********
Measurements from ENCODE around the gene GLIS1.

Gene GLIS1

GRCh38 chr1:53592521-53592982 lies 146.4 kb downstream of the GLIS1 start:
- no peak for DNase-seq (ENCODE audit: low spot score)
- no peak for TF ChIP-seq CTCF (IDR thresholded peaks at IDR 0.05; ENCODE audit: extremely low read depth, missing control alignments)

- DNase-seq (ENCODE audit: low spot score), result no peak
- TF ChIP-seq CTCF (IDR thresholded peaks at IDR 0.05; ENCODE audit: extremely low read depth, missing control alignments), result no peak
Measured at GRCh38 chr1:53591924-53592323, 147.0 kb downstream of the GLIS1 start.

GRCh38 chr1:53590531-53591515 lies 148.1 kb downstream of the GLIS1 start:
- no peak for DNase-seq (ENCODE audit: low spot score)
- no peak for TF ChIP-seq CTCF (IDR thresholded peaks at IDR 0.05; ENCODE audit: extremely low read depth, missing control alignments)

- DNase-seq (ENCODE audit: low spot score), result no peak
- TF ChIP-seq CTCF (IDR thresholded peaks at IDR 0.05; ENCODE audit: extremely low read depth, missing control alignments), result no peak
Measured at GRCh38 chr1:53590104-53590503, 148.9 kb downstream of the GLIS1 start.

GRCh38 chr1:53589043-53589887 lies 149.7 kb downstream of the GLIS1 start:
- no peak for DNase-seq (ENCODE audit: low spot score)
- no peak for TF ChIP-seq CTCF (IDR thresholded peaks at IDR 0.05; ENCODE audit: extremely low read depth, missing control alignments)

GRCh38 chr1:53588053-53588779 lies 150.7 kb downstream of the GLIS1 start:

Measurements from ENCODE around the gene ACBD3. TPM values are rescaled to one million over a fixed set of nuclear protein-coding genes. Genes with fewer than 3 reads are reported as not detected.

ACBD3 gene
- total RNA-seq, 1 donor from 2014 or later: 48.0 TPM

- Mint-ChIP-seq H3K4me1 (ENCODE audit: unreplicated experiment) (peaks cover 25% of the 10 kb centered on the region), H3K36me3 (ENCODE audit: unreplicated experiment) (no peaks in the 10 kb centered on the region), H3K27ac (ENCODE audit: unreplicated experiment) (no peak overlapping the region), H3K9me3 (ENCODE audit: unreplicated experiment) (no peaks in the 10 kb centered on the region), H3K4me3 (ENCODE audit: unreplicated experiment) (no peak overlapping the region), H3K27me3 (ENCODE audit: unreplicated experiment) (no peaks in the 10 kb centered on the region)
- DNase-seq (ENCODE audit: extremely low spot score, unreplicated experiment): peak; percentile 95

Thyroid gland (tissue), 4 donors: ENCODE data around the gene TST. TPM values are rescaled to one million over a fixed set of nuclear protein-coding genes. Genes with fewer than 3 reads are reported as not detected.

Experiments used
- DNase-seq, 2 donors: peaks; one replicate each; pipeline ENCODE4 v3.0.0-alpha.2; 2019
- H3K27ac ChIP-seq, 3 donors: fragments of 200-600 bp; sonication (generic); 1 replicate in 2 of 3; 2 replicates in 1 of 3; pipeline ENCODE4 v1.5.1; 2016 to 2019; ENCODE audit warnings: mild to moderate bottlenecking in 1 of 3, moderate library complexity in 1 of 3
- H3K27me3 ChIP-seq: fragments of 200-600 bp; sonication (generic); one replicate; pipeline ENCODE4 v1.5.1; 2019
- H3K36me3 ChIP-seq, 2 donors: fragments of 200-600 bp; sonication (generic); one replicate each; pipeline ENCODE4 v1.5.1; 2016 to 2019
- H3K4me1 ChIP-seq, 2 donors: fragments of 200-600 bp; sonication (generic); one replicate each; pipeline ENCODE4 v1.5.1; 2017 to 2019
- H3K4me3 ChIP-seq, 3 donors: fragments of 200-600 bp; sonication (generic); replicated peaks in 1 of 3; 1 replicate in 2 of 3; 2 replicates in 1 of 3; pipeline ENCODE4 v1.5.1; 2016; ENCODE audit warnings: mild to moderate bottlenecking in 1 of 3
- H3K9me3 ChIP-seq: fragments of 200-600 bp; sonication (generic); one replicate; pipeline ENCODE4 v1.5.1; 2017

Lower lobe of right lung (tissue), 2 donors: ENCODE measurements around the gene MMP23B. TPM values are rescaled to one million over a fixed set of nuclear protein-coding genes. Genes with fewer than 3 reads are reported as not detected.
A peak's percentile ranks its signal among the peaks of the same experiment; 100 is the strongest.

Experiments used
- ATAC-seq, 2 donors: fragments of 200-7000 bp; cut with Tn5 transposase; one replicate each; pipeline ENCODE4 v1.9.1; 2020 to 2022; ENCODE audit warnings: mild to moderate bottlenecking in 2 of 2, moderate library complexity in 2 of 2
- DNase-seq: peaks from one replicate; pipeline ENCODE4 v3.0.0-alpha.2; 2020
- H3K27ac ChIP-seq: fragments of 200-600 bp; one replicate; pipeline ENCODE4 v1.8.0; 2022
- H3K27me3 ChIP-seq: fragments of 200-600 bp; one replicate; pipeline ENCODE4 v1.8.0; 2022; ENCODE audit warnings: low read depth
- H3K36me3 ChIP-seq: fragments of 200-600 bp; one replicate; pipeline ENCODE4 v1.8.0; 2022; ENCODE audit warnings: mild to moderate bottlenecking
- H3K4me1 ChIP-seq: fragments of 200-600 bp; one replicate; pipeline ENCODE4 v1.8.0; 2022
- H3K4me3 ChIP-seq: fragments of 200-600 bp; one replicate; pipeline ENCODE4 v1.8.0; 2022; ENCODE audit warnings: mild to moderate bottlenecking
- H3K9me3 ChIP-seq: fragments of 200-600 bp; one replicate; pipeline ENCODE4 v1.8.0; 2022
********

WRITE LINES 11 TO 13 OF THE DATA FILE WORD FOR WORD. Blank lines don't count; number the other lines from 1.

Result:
- no peak for TF ChIP-seq CTCF (IDR thresholded peaks at IDR 0.05; ENCODE audit: extremely low read depth, missing control alignments)

- DNase-seq (ENCODE audit: low spot score), result no peak
- TF ChIP-seq CTCF (IDR thresholded peaks at IDR 0.05; ENCODE audit: extremely low read depth, missing control alignments), result no peak